Short Circuit has long been controversial for the casting of Fisher Stevens in the role of scientist Ben Jabituya.
While the character is an Indian man, actor Stevens is in fact a white American of Jewish descent.
- Credit: Tommaso Boddi/Getty Images
Short Circuit (and its sequel, in which Stevens reprises the role of Ben) attracted a lot of criticism for this at the time, and since.
While Stevens has voiced some pride in Short Circuit, he has long since admitted regretting his casting in an Indian role.
The actor recently told Yahoo! that the role of Ben in Short Circuit and its sequel “definitely haunts me.”
“I still think it’s a really good movie, but I would never do that part again. The world was a different place in 1986, obviously.”
19. When Stevens was first hired, Ben was not going to be Indian
There’s a curious footnote to the controversy over Fisher Stevens’ casting in an Indian role.
When Stevens first auditioned to be in Short Circuit, Ben was actually written as a white American.
However, whilst the script was in development before production began, it was decided he should be Indian.
Stevens was then asked if he could play an Indian man, to which he replied, “Yeah, I can do it. Let me learn.”
Though regrettable, Stevens’ decision is understandable considering he was a young actor who needed the work.
The actor reflects, “It’s a weird thing when you’re 21 and you’re trying to get a job.”
18. Bronson Pinchot almost replaced Stevens as Ben
While Fisher Stevens was the first actor offered the role of Ben, he was very nearly replaced.
When the filmmakers decided to change Ben’s ethnicity, they fired Stevens in favour of Bronson Pinchot.
While also a white actor (of Italian and Russian descent), Pinchot was known for portraying foreigners.
The actor had a small but memorable role as Serge opposite Eddie Murphy in Beverly Hills Cop.
Pinchot became best known for portraying another comedy foreigner, the Greek immigrant Balki Bartokomous in sitcom Perfect Strangers.
In fact, it was his Pinchot’s casting in Perfect Strangers that forced him to drop out of Short Circuit, clearing the way for Fisher Stevens to return.
17. Indian audiences thought that Bollywood actor Javed Jaffrey was playing Ben
While Fisher Stevens’ casting in Short Circuit has long been controversial, at the time most audiences didn’t realise Stevens was really white.
Nor was it simply western audiences who were under the assumption the Ben actor was genuinely Indian.
In fact, Stevens’ performance caused a lot of confusion when Short Circuit was released in India.
Apparently a lot of viewers in India were convinced that Ben was portrayed by actor Javed Jaffrey.
Bollywood star Jaffrey had not long since risen to fame in India with the movie Meri Jung, in which he sports a similar beard and glasses to those worn by Stevens in Short Circuit.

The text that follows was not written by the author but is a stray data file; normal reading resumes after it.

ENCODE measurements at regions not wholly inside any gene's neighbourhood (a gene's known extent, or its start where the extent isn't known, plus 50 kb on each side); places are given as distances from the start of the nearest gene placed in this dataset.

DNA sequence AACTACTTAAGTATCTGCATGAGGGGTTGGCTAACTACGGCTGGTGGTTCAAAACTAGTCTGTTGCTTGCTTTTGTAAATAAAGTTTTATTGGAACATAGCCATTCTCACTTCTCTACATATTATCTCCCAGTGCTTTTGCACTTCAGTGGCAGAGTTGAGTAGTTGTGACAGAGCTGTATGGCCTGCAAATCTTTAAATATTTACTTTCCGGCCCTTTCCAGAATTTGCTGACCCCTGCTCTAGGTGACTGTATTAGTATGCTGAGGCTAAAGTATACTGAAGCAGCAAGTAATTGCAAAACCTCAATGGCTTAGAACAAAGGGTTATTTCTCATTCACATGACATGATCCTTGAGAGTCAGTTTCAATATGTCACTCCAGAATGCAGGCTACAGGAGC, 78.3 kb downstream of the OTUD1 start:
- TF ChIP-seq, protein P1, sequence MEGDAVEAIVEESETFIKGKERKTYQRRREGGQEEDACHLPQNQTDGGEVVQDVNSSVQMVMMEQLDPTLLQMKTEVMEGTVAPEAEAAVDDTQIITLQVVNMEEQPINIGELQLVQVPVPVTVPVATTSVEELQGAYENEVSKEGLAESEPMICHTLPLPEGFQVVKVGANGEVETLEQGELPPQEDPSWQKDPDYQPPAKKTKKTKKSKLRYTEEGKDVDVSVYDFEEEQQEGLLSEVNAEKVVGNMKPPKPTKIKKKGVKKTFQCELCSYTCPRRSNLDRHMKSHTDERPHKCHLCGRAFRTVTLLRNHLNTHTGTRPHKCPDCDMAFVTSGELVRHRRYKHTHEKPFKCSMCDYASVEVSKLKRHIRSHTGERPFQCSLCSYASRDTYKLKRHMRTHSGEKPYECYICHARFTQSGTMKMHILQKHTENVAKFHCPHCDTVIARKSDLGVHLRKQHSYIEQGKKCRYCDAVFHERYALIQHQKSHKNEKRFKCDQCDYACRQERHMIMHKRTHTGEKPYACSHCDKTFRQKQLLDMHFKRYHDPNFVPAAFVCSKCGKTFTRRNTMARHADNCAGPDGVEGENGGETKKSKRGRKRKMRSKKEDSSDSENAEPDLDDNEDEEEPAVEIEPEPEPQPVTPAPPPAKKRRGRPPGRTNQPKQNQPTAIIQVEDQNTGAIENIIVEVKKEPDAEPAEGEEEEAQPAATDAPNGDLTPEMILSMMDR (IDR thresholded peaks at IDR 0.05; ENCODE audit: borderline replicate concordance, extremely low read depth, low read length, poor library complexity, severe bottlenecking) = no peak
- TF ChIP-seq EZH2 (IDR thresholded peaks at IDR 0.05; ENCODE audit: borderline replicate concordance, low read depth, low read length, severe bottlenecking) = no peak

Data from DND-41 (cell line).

A lot of viewers continued to assume Jaffrey had appeared in Short Circuit until the actor clarified the case of mistaken identity in interviews.
16. Austin Pendleton says the original script was “heartbreakingly beautiful” but the movie is “bland”
Short Circuit co-stars Austin Pendleton as Dr Howard Marner, president of Nova Robotics.
In the years since Short Circuit was released, the actor has spoken openly of his disappointment with the end result.
Pendleton said in a 2009 interview, “the script was just heartbreakingly beautiful to read. And now it’s a nice little slightly bland kids’ movie.”
The actor also felt that Short Circuit’s lead actors, Ally Sheedy and Steve Guttenberg, were both miscast.
Pendleton said, “The two leading roles were cast with really talented, attractive people who were not right for the parts.”
“I said to John [Badham, the director] when it was about to open, ‘Why did you cast them?’ And he said, ‘That was what the studio insisted on.’”
15. It gave El DeBarge a hit single
You might be surprised to learn that the soundtrack album for Short Circuit was not made commercially available back in the 80s.
This is in spite of the fact that it boasts two memorable songs specifically recorded for the movie.
The movie did spawn one hit single in Who’s Johnny (Short Circuit Theme) by El DeBarge.
As well as topping the R&B singles chart, Who’s Johnny reached number three in the Billboard Top 100.
Short Circuit’s other specially recorded song was the romantic theme Come and Follow Me.
This was co-written and performed by Max Carl (formerly of Grand Funk Railroad) and Marcy Levy (who would later use the stage name Marcella Detroit, and joined Shakespears Sister).
14. The film had to be made cheap because so much of the budget was spent on robots
Short Circuit may have been a hit, but by Hollywood standards it was a relatively low-budget movie.